Banner Health, is one of the major healthcare firms in the United States. suffered a healthcare security incident a few years back. The company said that it was alerting around 3.7 million people about an incident in which hackers obtained unauthorized access to computer systems that process payment card data at some Banner locations’ food and beverage outlets. According to the healthcare provider, the attackers may have obtained unauthorized access to patient information and health plan members, including names, birthdates, residences, physician names, health insurance, and social security information, among other things.
The Banner incident has once again highlighted the healthcare sector’s vulnerabilities. However, the matter has been mentioned several times.
The following factors make the healthcare industry appealing to cybercriminals:
- Personal Information in Abundance
- Weak Cybersecurity Framework
Personal Information in Abundance
There is no shortage of personal information in the healthcare business. If a healthcare firm’s network is breached, hackers can obtain personal information on millions of patients, which they can then use to gain large sums of money. Medical profiles of patients can sell for 10 times the price of credit card numbers. Nowadays, hospitals keep meticulous records of each patient. The patient’s information includes personal information such as social security number, emergency contact, home address, email address, health insurance, and so on. These data can be used by hackers to execute spear phishing and social engineering attacks. Above all, once an unauthorized individual has access to your information, your right to privacy is compromised and irretrievable.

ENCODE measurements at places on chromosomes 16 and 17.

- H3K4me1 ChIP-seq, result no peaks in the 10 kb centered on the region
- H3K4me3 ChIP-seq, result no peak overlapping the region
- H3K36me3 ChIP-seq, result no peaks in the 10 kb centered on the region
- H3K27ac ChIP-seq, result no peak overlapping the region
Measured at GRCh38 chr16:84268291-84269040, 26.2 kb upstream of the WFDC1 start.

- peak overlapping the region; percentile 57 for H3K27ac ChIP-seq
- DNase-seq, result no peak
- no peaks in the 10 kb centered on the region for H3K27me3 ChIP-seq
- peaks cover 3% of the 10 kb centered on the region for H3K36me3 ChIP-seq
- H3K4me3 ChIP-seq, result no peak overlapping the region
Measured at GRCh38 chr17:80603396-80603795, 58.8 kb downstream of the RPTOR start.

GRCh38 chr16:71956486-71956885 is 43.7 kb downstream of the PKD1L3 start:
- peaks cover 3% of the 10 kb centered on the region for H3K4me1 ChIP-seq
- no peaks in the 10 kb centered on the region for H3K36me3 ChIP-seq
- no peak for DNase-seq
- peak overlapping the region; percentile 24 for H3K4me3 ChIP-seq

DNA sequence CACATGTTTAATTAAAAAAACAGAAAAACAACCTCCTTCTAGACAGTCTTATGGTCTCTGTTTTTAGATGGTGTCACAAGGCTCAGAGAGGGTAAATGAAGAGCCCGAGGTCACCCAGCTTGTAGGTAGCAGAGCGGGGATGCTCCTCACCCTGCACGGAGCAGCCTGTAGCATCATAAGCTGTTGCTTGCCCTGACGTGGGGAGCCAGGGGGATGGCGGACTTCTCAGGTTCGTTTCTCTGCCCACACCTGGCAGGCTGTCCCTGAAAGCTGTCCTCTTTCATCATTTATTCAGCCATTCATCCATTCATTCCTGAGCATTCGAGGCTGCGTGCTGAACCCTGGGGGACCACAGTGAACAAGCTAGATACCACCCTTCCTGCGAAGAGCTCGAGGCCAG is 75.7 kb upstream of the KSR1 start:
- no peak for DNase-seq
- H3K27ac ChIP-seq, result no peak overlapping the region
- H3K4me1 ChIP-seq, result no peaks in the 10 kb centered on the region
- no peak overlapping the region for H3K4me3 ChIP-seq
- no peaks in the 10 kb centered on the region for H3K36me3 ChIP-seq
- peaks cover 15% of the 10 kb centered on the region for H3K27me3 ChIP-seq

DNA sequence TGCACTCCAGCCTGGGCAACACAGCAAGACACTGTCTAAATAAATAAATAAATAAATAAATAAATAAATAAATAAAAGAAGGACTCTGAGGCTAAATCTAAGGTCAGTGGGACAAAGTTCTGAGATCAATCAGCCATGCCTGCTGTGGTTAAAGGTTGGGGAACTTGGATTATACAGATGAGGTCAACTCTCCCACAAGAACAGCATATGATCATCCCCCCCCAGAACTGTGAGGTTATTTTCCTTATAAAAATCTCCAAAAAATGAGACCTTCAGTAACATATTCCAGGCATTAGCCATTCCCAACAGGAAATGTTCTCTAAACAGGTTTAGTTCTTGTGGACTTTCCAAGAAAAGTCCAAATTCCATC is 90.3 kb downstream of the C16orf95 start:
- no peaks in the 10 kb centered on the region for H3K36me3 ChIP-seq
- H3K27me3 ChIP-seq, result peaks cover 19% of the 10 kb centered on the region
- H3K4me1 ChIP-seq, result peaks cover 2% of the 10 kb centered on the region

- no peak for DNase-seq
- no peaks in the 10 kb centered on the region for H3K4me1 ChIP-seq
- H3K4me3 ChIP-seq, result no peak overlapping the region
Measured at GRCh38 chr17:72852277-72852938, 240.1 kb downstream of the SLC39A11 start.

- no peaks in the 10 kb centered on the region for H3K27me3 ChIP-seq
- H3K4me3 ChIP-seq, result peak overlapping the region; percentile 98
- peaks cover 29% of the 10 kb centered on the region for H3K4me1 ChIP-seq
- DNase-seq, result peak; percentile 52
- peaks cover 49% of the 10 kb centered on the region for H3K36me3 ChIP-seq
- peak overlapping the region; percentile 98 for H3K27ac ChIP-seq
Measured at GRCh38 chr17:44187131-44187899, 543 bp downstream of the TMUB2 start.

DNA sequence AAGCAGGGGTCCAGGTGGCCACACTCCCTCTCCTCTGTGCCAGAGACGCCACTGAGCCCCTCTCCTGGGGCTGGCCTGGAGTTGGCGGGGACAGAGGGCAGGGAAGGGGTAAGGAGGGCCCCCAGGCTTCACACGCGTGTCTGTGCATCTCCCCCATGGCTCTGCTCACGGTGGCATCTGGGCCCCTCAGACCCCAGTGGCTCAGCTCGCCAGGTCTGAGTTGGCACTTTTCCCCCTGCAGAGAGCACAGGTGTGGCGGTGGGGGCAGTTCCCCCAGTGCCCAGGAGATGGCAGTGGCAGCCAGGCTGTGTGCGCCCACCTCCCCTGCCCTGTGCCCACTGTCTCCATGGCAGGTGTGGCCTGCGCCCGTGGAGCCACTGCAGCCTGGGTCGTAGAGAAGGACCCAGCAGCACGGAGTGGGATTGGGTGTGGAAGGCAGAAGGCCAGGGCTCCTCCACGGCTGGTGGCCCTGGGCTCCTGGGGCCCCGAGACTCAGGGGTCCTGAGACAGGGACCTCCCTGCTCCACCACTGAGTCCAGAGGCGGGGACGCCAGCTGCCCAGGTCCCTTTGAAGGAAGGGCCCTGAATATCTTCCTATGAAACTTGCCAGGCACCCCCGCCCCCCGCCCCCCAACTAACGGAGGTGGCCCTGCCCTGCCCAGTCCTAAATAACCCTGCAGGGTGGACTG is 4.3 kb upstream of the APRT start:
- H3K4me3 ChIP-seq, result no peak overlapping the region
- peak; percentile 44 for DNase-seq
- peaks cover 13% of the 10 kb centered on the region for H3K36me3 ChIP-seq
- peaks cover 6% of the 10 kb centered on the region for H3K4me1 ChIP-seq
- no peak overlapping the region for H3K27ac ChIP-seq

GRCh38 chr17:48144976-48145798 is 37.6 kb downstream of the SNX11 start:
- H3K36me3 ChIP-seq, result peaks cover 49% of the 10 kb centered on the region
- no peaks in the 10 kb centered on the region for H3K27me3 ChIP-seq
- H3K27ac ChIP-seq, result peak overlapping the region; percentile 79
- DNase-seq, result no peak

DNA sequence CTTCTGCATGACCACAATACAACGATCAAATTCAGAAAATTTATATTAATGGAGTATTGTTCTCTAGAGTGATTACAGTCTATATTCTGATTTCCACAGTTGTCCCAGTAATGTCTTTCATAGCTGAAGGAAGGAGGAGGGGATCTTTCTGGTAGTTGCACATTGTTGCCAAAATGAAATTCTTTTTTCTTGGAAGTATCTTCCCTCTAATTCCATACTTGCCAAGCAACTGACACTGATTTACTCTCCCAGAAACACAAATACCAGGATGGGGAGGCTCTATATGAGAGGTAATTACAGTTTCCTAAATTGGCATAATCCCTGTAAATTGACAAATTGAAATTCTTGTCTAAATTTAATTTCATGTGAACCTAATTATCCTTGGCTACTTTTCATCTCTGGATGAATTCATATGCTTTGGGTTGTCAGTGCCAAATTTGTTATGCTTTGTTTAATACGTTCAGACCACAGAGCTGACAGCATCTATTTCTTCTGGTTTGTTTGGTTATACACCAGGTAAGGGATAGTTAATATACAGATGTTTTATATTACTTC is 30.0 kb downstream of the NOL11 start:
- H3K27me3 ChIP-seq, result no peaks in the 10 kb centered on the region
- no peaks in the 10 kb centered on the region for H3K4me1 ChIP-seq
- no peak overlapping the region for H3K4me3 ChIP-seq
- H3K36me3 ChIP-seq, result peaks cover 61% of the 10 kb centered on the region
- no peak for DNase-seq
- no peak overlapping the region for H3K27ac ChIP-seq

Weak Cybersecurity Framework
The vast majority of healthcare providers continue to rely on Wired Equivalent Privacy (WEP), the initial generation of encryption security. WEP is the forerunner of Wi-Fi Protected Access (WPA2). Most manufactured medical gadgets adhere to similar encryption requirements. According to the Department of Homeland Security’s Industrial Control Systems Cyber Security Emergency Response Team, 300 medical devices manufactured by 40 different companies may have vulnerabilities related to password settings set to allow for privileged access to these devices, which would normally be used only by service technicians.
Because medical equipment has such an outmoded security framework, they are extremely vulnerable to hacking. It’s almost like an invitation to hackers, and they’re not hesitant about accepting. Medical gadgets are being “Medjacked” by hackers. Medjacking comprises hackers attacking medical devices and equipment with malware which is followed by the establishment of a backdoor vulnerability known as “Medjack”. This flaw is then exploited by malicious parties.
The late Barnaby Jack was at the forefront of medical device vulnerability research. He demonstrated how a certain brand of implanted insulin pump may be lethally hacked to inject the wrong amounts from up to 300 feet away before his death in 2013. Former US Vice President Dick Cheney had the Wi-Fi capabilities of a medical device in his heart deactivated in 2013 because it may be exploited by terrorists. The threat is real, and the healthcare industry must prepare before the frequency, severity, and variety of attacks grows, as happened with Banner Health Care.